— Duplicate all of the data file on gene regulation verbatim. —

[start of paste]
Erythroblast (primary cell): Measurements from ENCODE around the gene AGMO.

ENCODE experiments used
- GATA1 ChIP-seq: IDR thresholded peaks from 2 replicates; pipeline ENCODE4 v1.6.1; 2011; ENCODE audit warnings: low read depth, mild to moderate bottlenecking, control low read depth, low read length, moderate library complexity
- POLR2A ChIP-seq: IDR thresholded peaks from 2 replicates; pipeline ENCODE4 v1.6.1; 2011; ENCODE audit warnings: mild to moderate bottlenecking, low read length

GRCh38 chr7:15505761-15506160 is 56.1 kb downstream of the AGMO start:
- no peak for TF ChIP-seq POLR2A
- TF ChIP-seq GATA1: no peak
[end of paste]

Erythroblast (primary cell): Measurements from ENCODE around the gene AGMO.

ENCODE experiments used
- GATA1 ChIP-seq: IDR thresholded peaks from 2 replicates; pipeline ENCODE4 v1.6.1; 2011; ENCODE audit warnings: low read depth, mild to moderate bottlenecking, control low read depth, low read length, moderate library complexity
- POLR2A ChIP-seq: IDR thresholded peaks from 2 replicates; pipeline ENCODE4 v1.6.1; 2011; ENCODE audit warnings: mild to moderate bottlenecking, low read length

GRCh38 chr7:15505761-15506160 is 56.1 kb downstream of the AGMO start:
- no peak for TF ChIP-seq POLR2A
- TF ChIP-seq GATA1: no peak